Nano-SIM Card Standard to be Decided This Month

Apple has been pushing its own nano-SIM design as a replacement for the current micro-SIM for a year. As of a couple months ago, however, Apple was fighting with rival phone makers who were pushing their own SIM designs. Apple has even offered a royalty-free patent license to its design in order to convince other companies to sign on.

nanosim
The Verge reports that the votes on the next SIM card standard are finally being taken and should be concluded by mid-May. Apple has attempted to counter Nokia's concerns by slightly reworking its design.

We just spoke with SIM card maker (and pioneer) Giesecke & Devrient here at CTIA about progress on the creation of the 4FF standard — the so-called nano-SIM — over which Apple and Nokia have been warring in recent months.

[...]

The company tells us that the ETSI vote on the 4FF standard that had been delayed back in March is actually now underway. Voting began for ETSI members in mid-April and wraps up in mid-May, mere days away. G&D is a voting member, though it wouldn't tell us which way it's leaning — needless to say, the presence of Apple's design here signals that they'll almost certainly put their votes in that direction and away from Nokia's more radical design that limits backward compatibility with micro-SIM and mini-SIM slots on older phones.

G&D also noted that since the nano-SIM design is being "driven by a supplier" -- in this case, Apple -- there wouldn't be a long lag before the new design was implemented. The current standard, the micro-SIM, took five years from ratification as a standard to appearing in the iPhone 4.

Recently, a purported micro-SIM tray for the next iPhone leaked from a part supplier, suggesting that Apple will continue to use that standard in the forthcoming device. Being that the new nano-SIM standard hasn't been ratified, and the fact that Apple would need some lead-time to incorporate the design into the iPhone, it seems likely that the nano-SIM standard would not be ready in time for the next iPhone.

Top Rated Comments

electronics1201 Avatar
131 months ago
I guess this means good news for a radical design for the 6th generation iPhone?? aka the iPhone 5 :)

Yeah, im gonna take a wild stab in the dark and go with "The New iPhone" hahaha jk :D

Im sorta getting sick of this numbering thing anyway

its not like they say "iMac 4" or "macbook pro 5s"...

the new iPhone sounds......simple.
Score: 9 Votes (Like | Disagree)
mrsir2009 Avatar
131 months ago
Really? That'd be ridiculously small.
Score: 9 Votes (Like | Disagree)
jlnr Avatar
131 months ago
It is frustrating enough to have two SIM card standards co-exist in 2012, why three? This is going to be a PITA for travellers.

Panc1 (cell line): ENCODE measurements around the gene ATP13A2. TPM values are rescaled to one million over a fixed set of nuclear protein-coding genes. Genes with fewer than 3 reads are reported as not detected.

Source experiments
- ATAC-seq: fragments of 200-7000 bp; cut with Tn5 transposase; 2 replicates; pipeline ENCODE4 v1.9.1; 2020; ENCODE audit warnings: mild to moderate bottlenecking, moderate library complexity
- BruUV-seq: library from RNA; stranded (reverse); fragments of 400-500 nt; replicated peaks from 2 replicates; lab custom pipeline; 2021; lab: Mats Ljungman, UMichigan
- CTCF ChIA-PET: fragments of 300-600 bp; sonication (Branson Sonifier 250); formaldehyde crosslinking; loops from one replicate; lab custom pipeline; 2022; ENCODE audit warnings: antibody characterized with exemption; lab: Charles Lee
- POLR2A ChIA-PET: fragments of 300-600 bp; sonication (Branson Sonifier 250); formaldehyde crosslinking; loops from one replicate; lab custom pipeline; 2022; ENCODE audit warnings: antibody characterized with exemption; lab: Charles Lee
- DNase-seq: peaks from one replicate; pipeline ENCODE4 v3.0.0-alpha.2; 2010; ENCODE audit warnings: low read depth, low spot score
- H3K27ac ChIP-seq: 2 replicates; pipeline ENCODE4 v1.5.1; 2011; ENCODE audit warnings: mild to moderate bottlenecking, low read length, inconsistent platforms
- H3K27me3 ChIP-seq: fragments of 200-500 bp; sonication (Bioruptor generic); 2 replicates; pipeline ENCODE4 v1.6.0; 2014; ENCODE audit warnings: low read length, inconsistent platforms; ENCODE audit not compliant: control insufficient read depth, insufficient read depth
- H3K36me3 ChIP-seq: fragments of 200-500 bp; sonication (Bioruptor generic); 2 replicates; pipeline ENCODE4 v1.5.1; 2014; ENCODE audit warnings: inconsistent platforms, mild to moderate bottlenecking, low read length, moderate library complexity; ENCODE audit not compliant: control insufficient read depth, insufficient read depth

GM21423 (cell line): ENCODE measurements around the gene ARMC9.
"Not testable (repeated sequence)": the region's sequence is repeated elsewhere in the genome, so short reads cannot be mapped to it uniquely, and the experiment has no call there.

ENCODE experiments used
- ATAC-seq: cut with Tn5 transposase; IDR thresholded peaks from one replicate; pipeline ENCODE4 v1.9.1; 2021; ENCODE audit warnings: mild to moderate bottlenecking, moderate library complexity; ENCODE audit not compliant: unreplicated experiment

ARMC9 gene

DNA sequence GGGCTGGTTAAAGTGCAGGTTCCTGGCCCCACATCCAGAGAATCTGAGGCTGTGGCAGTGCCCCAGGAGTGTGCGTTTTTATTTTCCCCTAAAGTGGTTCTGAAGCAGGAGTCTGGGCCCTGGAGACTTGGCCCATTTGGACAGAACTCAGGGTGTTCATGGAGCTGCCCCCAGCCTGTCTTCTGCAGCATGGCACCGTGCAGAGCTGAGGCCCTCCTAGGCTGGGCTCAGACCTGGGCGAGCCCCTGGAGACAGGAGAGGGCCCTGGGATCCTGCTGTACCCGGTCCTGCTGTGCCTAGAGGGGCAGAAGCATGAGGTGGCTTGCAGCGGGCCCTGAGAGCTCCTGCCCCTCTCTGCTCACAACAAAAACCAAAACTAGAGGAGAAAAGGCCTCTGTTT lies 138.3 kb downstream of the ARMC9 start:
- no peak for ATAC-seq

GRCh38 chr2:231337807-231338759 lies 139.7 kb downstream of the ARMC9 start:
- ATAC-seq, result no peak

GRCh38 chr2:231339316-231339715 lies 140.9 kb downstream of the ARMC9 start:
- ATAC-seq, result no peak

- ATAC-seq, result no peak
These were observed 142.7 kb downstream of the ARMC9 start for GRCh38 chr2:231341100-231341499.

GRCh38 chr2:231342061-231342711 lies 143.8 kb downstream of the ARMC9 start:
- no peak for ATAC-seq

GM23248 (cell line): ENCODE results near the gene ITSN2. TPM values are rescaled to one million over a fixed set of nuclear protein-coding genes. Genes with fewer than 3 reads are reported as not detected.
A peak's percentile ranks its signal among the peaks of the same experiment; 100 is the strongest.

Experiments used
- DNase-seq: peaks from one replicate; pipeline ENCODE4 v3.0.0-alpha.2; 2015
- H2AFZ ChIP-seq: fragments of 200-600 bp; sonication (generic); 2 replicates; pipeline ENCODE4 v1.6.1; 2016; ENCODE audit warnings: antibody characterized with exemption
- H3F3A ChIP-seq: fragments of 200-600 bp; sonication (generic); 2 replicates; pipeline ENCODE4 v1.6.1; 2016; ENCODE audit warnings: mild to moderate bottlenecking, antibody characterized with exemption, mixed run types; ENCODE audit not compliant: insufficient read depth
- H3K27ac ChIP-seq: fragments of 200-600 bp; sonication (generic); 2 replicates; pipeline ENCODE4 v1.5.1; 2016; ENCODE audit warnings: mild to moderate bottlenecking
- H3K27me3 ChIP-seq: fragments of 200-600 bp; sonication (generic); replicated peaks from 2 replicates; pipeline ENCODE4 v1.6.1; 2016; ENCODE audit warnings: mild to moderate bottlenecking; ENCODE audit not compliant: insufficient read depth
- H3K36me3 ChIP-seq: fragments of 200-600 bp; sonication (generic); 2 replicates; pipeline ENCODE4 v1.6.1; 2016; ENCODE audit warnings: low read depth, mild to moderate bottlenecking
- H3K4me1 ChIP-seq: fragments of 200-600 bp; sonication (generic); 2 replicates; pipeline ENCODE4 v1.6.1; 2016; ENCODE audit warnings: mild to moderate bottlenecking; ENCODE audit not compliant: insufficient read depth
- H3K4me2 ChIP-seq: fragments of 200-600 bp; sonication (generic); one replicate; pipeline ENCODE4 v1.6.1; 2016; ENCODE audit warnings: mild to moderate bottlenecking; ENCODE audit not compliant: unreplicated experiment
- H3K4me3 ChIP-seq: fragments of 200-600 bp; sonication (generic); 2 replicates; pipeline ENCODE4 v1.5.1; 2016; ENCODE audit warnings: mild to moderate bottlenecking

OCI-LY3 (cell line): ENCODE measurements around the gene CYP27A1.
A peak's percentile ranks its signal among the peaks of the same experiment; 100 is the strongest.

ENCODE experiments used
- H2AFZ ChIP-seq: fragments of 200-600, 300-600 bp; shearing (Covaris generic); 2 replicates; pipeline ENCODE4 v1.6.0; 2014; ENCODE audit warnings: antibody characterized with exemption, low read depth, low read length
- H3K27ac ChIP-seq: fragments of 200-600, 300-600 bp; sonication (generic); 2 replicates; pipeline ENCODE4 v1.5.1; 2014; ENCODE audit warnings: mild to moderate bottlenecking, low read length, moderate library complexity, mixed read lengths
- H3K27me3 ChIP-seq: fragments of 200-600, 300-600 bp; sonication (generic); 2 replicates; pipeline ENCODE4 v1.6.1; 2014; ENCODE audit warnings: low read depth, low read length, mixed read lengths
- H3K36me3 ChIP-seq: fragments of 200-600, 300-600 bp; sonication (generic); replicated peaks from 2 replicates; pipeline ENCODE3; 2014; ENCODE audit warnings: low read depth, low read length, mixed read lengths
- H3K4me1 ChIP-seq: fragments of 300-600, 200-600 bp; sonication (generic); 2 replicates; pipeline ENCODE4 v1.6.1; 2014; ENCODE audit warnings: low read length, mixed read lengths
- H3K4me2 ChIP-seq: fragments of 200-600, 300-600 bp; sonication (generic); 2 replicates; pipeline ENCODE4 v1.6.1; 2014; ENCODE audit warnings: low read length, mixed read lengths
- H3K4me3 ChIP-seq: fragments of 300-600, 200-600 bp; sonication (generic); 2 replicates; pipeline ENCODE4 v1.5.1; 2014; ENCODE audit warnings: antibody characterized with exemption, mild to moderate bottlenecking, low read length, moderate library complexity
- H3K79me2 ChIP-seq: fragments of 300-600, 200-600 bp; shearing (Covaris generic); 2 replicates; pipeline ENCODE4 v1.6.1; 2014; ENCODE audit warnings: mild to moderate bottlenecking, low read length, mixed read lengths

Score: 6 Votes (Like | Disagree)
BvizioN Avatar
131 months ago
I can't wait for the new iPhone to arrive, so the naming problem can finaly be solved once and forerver.

Btw, nano sim doesn't just mean thinner iPhone. In general it means more room for other phone components.
Score: 6 Votes (Like | Disagree)
Swampie Avatar
131 months ago
This.

On the subject tho, could someone please explain what the big deal is with this SIM standards? Is one of them technically superior to the other, they can't be that different from a size aspect that it would matter, SIM's are already like 0,5mm thin or something like that.

ETSI asked for designs for their new 4FF (aka - nano SIM). Apple responded with one design, Nokia, RIM and Motorola responded with a different design.

Apple's design requires a drawer to hold the SIM. 1p piece of plastic (with huge tooling costs) is fine on a £400 handset with £100 profit on each sale which sells in their millions between design changes, but on a £30 handset with £5 profit it becomes more of an issue. Remember Apple used expensive Liquid Metal just to make a SIM eject tool on the 3GS (when a 0.01p pin could have done). Nokia's design claims to allow greater options where the SIM is sited, how it's inserted, and therefore a greater range in form-factors. Once the tray is taken into account, Nokia claims Apple's SIM doesn't offer a significant reduction in size (smaller, but not by enough to justify it).

Apple's design is/was the same width and the micro SIM was wide - meaning users could insert the SIM the wrong way around into existing handsets with the risk of jamming the card in and damaging the phone.

Nokia claim that their SIM would be easier for users to handle, allow for more innovative device designs and provide something very different to just a SIM a little smaller than the current micro SIM.

And finally, ETSI had pre-agreed a number of requirements for the 4FF - i.e. they said "Please submit your designs for our new nano-SIM, it has to do X, Y and Z". Nokia/RIM/Motorola's claims that Apple's design does not meet all the requirements. It's like a customer (ETSI) asking a software developer (Apple) for some software to do some specific things, and the developer coming back and saying "You didn't really want that - have this instead."

Apple want their design as it suits them and their market (high margin, high priced phones). Nokia/RIM/Motorola want their design as it allows cheaper devices, and benefits all manufacturers. ETSI sets standards for the industry as a whole - to allow interoperability and good competition - not just for single manufacturers.
Score: 5 Votes (Like | Disagree)
justperry Avatar
131 months ago
No SIM at all would be the best option, eSim would be by far the best option for those who travel a lot.
I find it a pain in the behind to change Sims, and since they are so small easy to loose.

Instead of buying a new sim you just buy a number, register by sms and your done, as soon as you get into another already registered area/country it automatically registers, no hassle of changing SIM's.
Score: 4 Votes (Like | Disagree)

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